With a pinch of India

Review St.Galler Tagblatt from 13.2.2007 by Daniela S. Herman

The band 'Alderbuebe' and Bettina Castaño delight the audience at the 'Bären' in Häggenschwil

Perfect performance, harmonious pictures, fluent coordination. Bettina Castaño and the 'Alderbuebe' offered something special for 2 evenings in the 'Bären'.

Very precisely and very quietly, the Alderbuebe opened the evening programme with the composition by Ueli Alder 'Sonnenaufgang auf der Osteregg'. A scottish and a polka followed. The music of the four silent men is a treat for the ears - what the songs are called, remains a mystery. They play 'from the heart and off the top of the head'. Willi Valotti on accordeon, Walter Alder on dulcimer, Michael Bösch on violin and Köbi Schiess on double bass.

Personal style

Bettina Castaño appears for the finely nuanced Zäuerli, slowly opens herself, constantly emersed in deep concentration. She builds up her unique, very personal dance variation to a flamenco on silken paws, holds conversation with the accordeon, and ends the sequence with a Paso Doble. The audience in the 'Bären' applaud tirelessly. The second dance is introduced by Bettina alone. According to old flamenco tradition, she creates the rhythm with her hands and feet. With improvisation and Zäuerli, the musicians take up their instruments with a wink of the eye. Provocatively and full of vitality, the dancer commits herself to the game of the sexes. The audience are inspired.

Firey Csárdás

Flamenco has many roots, one of the most significant is from India, brought to Europe by gypsies. Bettina Castaño returns to this source in her constant search for perfection. She incorporates elements of Indian dances into her choreographs. In numerous performances, she has proven that Appenzell music can be mixed with Csárdás and flamenco. For fans of traditional flamenco, the mixture can seem somewhat confusing. However, as a result, she is very original, and finds great enthusiasm with the public. The perfection of the music and dance performances silences even the last heckler – above all, when the Appenzell-born dancer emerses herself into the music. Then, sparks fly.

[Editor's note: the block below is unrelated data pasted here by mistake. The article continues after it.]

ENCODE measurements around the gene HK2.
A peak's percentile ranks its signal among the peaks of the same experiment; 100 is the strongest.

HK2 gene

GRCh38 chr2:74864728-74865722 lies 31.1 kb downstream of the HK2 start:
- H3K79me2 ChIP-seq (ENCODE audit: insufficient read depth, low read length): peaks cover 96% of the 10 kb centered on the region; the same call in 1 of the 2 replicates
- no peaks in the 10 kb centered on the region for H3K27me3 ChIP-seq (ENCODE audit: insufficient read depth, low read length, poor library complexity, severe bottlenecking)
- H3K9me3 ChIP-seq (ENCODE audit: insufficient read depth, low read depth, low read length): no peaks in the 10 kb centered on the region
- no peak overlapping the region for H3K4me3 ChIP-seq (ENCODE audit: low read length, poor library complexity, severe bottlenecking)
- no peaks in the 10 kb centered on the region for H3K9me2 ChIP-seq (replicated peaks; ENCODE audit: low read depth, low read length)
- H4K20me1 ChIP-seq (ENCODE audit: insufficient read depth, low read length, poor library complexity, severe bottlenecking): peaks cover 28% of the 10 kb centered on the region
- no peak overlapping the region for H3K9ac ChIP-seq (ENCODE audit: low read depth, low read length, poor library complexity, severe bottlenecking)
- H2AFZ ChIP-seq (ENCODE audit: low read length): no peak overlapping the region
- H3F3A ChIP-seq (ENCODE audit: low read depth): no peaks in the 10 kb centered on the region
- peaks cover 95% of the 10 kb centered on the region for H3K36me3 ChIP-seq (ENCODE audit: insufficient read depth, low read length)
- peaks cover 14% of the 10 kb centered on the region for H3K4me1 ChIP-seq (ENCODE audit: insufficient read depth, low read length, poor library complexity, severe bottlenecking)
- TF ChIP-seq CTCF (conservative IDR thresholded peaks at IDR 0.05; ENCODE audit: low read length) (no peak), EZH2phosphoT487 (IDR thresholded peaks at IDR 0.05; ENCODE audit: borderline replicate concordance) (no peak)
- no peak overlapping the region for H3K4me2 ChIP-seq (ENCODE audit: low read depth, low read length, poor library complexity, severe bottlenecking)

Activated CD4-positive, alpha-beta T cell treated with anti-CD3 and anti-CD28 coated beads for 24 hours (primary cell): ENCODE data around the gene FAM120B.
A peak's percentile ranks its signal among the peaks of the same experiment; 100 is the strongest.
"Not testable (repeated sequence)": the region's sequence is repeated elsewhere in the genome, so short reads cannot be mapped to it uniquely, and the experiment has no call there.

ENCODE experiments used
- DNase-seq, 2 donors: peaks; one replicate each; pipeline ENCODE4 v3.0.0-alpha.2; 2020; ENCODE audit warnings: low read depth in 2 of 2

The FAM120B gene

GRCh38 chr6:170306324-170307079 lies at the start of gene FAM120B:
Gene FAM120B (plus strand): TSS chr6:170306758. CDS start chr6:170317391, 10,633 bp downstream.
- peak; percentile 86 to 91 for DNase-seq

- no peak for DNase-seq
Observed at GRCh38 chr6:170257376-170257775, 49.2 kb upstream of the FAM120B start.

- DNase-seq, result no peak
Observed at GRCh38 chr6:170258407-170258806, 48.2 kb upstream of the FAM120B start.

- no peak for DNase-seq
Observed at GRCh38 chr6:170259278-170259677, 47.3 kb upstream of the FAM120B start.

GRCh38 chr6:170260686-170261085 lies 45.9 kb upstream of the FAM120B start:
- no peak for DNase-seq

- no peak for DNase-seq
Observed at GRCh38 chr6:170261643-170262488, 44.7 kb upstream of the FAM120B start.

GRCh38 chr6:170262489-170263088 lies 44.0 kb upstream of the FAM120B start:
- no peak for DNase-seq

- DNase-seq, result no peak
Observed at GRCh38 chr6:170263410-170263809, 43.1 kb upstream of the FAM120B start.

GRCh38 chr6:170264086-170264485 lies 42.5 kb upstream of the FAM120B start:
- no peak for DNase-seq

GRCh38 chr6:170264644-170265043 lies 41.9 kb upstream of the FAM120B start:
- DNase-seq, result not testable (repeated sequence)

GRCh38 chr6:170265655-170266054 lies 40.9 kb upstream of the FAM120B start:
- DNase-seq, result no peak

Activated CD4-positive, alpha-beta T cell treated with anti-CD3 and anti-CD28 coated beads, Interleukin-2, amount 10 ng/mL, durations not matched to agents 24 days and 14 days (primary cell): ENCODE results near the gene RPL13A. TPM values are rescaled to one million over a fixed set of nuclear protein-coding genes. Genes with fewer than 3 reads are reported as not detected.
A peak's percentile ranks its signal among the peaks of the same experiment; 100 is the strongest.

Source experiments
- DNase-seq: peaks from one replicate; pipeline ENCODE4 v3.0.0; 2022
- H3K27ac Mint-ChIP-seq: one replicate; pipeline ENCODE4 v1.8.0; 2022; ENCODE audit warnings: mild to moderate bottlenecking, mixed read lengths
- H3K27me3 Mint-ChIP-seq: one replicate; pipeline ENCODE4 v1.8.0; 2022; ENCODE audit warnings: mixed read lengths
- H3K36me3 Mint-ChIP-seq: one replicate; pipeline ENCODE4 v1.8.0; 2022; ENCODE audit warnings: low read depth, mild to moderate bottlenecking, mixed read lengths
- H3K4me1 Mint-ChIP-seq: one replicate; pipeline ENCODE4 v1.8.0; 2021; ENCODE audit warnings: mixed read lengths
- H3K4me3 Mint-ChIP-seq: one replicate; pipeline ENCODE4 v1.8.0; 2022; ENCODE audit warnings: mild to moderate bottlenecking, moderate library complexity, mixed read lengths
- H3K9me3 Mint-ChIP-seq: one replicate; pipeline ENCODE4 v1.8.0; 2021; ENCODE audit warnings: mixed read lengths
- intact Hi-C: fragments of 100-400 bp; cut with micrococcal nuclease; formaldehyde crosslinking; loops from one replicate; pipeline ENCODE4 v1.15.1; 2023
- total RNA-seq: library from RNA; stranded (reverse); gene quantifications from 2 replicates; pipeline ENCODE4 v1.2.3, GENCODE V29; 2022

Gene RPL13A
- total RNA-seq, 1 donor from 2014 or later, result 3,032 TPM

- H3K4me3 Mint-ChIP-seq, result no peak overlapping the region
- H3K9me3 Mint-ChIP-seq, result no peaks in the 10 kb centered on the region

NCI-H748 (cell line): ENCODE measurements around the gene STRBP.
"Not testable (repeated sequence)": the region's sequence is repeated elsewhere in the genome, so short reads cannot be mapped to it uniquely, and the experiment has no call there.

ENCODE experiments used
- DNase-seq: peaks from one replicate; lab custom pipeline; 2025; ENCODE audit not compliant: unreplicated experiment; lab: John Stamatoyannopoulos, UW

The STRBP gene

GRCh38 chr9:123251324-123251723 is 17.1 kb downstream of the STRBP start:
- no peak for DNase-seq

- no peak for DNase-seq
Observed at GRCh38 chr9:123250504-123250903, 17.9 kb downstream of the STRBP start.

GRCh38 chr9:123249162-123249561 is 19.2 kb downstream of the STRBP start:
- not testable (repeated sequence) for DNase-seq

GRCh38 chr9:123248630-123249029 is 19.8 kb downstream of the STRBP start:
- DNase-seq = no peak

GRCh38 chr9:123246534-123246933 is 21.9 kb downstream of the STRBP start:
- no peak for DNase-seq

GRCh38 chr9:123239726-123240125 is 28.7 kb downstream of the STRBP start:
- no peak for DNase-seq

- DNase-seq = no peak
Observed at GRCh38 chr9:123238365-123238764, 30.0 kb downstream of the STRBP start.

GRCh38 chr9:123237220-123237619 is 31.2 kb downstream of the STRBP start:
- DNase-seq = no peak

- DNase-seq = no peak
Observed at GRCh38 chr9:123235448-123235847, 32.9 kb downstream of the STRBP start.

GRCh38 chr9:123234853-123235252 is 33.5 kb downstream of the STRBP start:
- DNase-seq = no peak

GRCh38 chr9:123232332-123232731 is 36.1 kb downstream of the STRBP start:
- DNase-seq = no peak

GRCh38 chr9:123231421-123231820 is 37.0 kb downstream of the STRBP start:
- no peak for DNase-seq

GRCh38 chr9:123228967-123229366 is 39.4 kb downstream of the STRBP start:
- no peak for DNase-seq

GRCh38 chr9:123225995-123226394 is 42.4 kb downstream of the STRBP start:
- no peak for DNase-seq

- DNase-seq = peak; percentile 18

Project Kerala

A year ago, the flamenco dancer went to India to learn about Indian rhythm. The exchanges she had with Indian, Persian and Afghan musicians took her in a new direction. As a result, the public in Häggenschwil can also experience the artist Castaño as a percussionist.

However, Bettina Castaño wants more. In Kerala in India, she started a project that 'should be standing in three or four years'. It dealt with a cultural centre which offered ayurveda aswell as are and culture.

´My dance is , and always will be flamenco', says Bettina Castaño. She is, and will always be a full blooded dancer, who plays and provokes to her heart's desire.

"Sensing the music frees the dancing muse."

Bettina Castaño